One of the biggest challenges in this field of research is to understand the experience of the individual. Over the last 10 years we have been exploring how to track individual birds. In May 2023 in partnership with Moy Park, the first paper of its kind was published entitled ‘large variation in the movement of individual broiler chickens tracked in a commercial house using ultra-wideband backpacks’. This provides fascinating insight on the level of individual variation that exists within flocks and for the first time documents the activity levels up until depletion. The findings open up a plethora of opportunities to better understand how to design environments to enhance bird welfare and performance.
In addition to capturing the positive behaviors that our birds exhibit every day, Pilgrim’s Moy Park continues to try to find new ways to encourage new opportunities for the birds to display natural behaviors – one such behavior is ‘feed running’. Although the name can cause confusion, it is essentially when a birds picks up small novel objects such as chick paper or large pieces of straw, and runs with the object whilst other birds quite often try to ‘steal’ it. The QUB are in process of patenting an enrichment object that will stimulate this behavior, will last for the duration of the crop and will break down in the litter post-depopulation.
Through an industry- funded Ph.D. studentship, Moy Park and QUB partnered to investigated alternative strategies to hatching and managing broiler chicks and the lifetime impact of these practices on chick health, welfare, and performance. With birds reared in the Moy Park Performance House, the study evaluated a range of alternative systems including in-house hatching, several variations of in-hatcher feeding and drinking, and a wet starter feed offering upon placement, all alongside typical commercial practice as a control.
Ultimately, The study found that the alternative systems did not improve bird performance and provided inconsistent and often poorer outcomes compared to commercial practices. However, out of the alternative systems evaluated, in-house hatching was observed to be the most promising.The second trial conducted as part of this thesis investigated if  current industry standards for chicken house lighting during the first 7 days of life provides the optimum environment for chicks. This research question was posed based on the observation that traditionally chicks spend significant amounts of time under the mother hen, shaded from the external light. A large-scale commercial study was undertaken to evaluate three treatments, including a standard lighting program that is typical across the U.K., increased darkness duration in the first 7 days, and treatment that allowed the chicks optional access to shelter/covered area that provided darker areas for the first 7 days. This study ultimately suggested that long day lengths during early life are not essential to maintain production performance in broiler chickens, It also presented a novel approach to environmental enrichment, using dark shelters, which appears to have benefits for bird leg health.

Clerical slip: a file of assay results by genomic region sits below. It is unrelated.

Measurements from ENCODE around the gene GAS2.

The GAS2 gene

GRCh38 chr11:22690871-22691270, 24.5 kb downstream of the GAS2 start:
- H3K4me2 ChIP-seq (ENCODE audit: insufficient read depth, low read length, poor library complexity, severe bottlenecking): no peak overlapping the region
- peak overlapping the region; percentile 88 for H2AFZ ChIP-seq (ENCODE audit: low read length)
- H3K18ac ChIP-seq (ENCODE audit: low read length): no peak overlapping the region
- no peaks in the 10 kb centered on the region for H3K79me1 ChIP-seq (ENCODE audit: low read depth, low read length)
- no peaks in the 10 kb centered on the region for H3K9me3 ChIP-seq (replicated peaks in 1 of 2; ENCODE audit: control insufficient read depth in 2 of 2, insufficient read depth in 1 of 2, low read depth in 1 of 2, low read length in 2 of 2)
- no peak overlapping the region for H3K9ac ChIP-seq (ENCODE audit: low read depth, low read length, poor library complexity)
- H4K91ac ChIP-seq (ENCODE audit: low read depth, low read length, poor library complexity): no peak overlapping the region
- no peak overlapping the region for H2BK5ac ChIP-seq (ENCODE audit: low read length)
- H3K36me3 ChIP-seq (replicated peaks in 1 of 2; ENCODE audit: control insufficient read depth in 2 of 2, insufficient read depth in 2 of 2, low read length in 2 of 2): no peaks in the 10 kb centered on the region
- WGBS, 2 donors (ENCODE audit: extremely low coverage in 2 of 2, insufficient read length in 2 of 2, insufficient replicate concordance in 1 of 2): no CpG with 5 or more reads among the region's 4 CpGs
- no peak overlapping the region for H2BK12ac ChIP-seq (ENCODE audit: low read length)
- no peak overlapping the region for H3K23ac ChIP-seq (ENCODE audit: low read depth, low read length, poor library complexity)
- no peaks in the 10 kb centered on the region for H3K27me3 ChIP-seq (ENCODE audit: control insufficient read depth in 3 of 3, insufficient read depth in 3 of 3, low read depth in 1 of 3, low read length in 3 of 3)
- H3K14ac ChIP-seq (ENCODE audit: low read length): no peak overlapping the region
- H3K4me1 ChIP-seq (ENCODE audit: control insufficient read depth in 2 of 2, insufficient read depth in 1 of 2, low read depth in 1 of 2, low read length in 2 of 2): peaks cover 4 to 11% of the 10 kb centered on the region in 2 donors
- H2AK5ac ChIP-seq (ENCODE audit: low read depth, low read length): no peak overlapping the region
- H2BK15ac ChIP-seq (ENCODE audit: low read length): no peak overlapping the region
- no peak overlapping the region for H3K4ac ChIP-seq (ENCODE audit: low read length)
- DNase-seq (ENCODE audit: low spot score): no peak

In collaboration with government and industry partners, Huon Aquaculture has helped develop the first pentavalent vaccine for the Tasmanian salmon industry. This vaccine provides protection again five pathogen strains in one injection and has so far provided excellent protection in the field.
Huon’s investment in this project has had a direct and immense benefit to fish welfare by providing protection against disease that would otherwise affect health and performance. In addition, Huon is directly involved in diet trials and an industry-owned selective breeding program, which also significantly improve fish welfare.